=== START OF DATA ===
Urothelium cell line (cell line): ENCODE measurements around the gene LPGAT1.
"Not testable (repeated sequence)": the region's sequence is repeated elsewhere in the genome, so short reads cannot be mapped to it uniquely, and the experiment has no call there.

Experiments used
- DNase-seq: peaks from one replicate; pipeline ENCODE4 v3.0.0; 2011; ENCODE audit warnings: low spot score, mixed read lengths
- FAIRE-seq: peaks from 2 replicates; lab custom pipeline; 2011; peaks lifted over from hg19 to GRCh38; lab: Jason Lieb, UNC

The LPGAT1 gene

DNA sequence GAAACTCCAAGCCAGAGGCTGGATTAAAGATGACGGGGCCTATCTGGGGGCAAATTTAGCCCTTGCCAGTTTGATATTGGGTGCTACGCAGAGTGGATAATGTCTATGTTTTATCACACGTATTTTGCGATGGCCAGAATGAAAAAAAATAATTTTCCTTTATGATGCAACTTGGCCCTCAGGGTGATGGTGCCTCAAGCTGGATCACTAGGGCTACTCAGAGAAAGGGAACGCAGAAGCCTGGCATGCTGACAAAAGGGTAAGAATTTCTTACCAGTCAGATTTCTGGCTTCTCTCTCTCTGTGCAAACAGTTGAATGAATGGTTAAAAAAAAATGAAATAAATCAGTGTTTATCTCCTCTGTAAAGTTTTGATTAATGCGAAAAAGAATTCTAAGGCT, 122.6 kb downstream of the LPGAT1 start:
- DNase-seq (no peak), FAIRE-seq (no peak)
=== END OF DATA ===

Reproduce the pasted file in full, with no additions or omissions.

Urothelium cell line (cell line): ENCODE measurements around the gene LPGAT1.
"Not testable (repeated sequence)": the region's sequence is repeated elsewhere in the genome, so short reads cannot be mapped to it uniquely, and the experiment has no call there.

Experiments used
- DNase-seq: peaks from one replicate; pipeline ENCODE4 v3.0.0; 2011; ENCODE audit warnings: low spot score, mixed read lengths
- FAIRE-seq: peaks from 2 replicates; lab custom pipeline; 2011; peaks lifted over from hg19 to GRCh38; lab: Jason Lieb, UNC

The LPGAT1 gene

DNA sequence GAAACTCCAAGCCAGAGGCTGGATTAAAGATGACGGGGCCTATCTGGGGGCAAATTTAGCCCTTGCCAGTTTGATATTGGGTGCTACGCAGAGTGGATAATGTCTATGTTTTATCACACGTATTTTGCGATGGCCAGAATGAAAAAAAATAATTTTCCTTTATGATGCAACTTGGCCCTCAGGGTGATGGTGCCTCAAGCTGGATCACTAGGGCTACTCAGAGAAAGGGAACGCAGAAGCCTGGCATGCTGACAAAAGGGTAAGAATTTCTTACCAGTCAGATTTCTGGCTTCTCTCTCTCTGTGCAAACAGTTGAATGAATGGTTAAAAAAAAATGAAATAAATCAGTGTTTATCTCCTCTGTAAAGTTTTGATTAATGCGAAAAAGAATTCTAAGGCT, 122.6 kb downstream of the LPGAT1 start:
- DNase-seq (no peak), FAIRE-seq (no peak)